Dirran producer’s big expansion

Dirranbandi producer Rob Hemming expands cropping operation as feedlot grows


Rob Hemming at his on-property feedlot at Dirranbandi.

Rob Hemming at his on-property feedlot at Dirranbandi.

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It started off as a 150 head opportunity feedlot but the success of the addition on this Dirranbandi property has been the motivation behind a land expansion.

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TWELVE years after establishing an on-farm opportunity feedlot, Dirranbandi farmer Rob Hemming is expanding his cropping and beef operation even further with the purchase of a 3640 hectare neighboring block. 

Mr Hemming now has three properties under his belt, the 3200 hectare property, Beverleigh, 7200 hectare Moorenbah and his new acquisition, Bonniedoon, stretching 3640 hectares which he took over this year.

Almost half of the land is used to grow winter wheat, barley and chickpea crops while the remaining is used to graze their cattle. 

Steers are bought in from Roma, Gunnedah and Tamworth weighing between 250-350kg and then backgrounded.

At about 400-500kg they are inducted into the 1700 head capacity feedlot where they are fattened for at least 100 days on a ration of barley, barley silage, cotton seed and pre-mix to target the Jap bullock market at 610-750kg.

Cattle in Mr Hemming's on-farm feedlot.

Cattle in Mr Hemming's on-farm feedlot.

Due to the forecast dry conditions this winter, Mr Hemming refrained from planting any wheat and barley.

He did, however, pursue chickpeas and planted 600 hectares only to have it eaten by kangaroos.

It’s quite the opposite story of the disasters they faced in 2016 when they deep sewed their chickpea crop into a full profile only to have 30 to 40 per cent of it waterlogged by 100mm of rain.

Mr Hemming is hoping to avoid a third year of growing problems when he plants on the newly developed cultivation at Bonniedoon.

There is plenty to eat for these hungry fellas!

There is plenty to eat for these hungry fellas!

The new property was traditionally a cattle operation and was lightly timbered.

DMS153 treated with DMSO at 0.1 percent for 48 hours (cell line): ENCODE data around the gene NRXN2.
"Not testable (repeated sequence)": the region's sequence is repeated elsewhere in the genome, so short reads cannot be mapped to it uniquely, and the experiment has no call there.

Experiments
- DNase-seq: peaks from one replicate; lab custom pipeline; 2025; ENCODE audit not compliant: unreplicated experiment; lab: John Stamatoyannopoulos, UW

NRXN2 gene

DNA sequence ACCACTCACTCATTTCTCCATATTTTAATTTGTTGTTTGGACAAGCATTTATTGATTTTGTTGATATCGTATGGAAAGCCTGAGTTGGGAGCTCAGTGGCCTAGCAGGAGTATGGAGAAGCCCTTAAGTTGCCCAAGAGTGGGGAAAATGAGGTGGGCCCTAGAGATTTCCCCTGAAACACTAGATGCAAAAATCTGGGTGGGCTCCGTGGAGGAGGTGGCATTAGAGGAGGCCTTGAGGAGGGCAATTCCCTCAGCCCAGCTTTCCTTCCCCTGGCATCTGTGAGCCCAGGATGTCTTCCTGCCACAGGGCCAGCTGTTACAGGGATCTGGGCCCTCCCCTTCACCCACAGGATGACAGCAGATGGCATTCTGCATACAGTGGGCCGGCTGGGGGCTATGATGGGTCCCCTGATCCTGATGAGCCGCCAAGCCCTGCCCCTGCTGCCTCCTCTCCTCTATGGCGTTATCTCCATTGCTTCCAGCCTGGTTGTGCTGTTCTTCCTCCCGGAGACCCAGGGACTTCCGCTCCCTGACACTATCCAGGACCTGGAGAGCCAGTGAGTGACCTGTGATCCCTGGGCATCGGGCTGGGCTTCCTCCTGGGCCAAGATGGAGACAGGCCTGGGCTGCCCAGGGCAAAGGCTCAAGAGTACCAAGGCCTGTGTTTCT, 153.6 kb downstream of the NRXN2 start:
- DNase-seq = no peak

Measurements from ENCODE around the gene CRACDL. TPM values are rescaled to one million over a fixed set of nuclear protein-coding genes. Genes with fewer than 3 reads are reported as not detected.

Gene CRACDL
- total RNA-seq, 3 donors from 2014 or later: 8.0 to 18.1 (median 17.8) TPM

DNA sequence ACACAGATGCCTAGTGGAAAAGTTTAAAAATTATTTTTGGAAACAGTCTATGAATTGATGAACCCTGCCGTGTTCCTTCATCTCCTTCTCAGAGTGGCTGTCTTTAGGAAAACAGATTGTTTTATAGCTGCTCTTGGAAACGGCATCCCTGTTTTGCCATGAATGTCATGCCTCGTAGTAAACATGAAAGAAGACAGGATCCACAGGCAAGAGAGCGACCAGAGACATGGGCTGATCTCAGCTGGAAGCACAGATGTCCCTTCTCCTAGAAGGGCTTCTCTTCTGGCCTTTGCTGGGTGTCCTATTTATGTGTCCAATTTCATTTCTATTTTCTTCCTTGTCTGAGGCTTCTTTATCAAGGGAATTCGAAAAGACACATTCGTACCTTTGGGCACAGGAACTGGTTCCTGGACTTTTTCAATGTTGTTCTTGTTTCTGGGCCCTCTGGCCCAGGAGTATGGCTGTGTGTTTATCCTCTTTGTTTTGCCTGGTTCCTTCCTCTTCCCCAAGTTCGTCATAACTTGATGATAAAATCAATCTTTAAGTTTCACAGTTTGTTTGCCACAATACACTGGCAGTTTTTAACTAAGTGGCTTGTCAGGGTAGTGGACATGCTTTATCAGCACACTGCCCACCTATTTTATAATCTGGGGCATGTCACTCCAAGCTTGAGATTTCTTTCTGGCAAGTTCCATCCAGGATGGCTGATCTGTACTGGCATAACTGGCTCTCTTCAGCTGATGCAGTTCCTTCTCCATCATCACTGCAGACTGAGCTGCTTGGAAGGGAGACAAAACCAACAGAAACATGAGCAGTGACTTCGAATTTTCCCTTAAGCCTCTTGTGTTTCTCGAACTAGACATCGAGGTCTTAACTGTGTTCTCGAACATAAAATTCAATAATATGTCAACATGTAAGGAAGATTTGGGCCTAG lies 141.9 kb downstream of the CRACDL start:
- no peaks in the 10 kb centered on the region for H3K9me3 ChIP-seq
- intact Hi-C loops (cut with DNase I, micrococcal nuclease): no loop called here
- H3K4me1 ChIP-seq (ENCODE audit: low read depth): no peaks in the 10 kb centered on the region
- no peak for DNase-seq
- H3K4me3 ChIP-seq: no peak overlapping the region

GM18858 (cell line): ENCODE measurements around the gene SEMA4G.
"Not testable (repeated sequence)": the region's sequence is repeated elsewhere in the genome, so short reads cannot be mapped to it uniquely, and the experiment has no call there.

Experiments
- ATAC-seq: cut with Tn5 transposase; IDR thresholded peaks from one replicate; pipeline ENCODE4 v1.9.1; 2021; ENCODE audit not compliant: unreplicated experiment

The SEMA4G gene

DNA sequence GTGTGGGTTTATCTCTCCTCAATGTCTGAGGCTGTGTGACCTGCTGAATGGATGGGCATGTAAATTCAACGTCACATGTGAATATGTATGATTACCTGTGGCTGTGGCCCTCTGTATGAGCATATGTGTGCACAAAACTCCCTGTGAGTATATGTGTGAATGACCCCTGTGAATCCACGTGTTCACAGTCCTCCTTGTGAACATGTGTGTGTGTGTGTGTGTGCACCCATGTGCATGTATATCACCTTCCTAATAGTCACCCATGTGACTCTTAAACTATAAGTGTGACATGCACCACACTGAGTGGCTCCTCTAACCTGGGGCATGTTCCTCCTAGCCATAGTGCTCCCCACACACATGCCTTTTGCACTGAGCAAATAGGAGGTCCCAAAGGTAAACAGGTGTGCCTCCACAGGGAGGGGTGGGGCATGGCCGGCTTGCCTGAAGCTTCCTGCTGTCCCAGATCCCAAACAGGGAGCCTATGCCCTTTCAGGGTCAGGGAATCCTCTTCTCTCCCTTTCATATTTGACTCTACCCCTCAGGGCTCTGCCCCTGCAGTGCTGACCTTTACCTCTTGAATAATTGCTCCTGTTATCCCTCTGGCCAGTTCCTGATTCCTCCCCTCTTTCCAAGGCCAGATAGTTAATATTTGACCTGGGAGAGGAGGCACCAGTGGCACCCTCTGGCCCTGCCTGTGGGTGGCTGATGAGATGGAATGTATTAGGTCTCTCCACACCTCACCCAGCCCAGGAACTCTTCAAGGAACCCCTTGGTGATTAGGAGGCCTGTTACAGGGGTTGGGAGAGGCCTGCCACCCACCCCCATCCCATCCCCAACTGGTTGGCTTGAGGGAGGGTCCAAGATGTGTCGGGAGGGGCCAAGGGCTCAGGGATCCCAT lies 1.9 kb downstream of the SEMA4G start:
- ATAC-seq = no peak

He has gone on to clear 2300 hectares and installed 22km of fencing based on suitable soil types for growing crops.

Mr Hemming said initially the feedlot was an opportunity and was built with electric fences and self feeders but it had grown into value adding for their barley and white grain that had almost never been empty.

While the acquirement of Bonniedoon would allow them to plant more crops, he said they wouldn’t expand their feedlot due to their restrictions of their proximity to the town of Dirranbandi, but they would look at developments in the paddock.

“In terms of our enterprise we probably wont have enough grazing acres for the amount of farming acres (on Bonniedoon),” he said.

Rob Hemming has spent considerable time and money improving his new property to expand their operation.

Rob Hemming has spent considerable time and money improving his new property to expand their operation.

“We will probably grain assist in the paddock as well as feedlot.”

The feedlot has been very valuable this season. Four new pens were added onto the feedlot and were put straight to use with Mr Hemming forced to empty his paddocks and put everything through the feedlot due to the lack of grass. 

He did have a small Santa breeder herd but intends to fatten and sell them off to focus solely on buying in cattle.

“I think with breeders for us the variability in the season, you struggle to run them somewhere in the dry,” he said.

“We have completely emptied our paddocks here, there is not a beast running on grass just because it was too dry so if you have got cows, it breaks your heart, you can’t afford to feed them in.”

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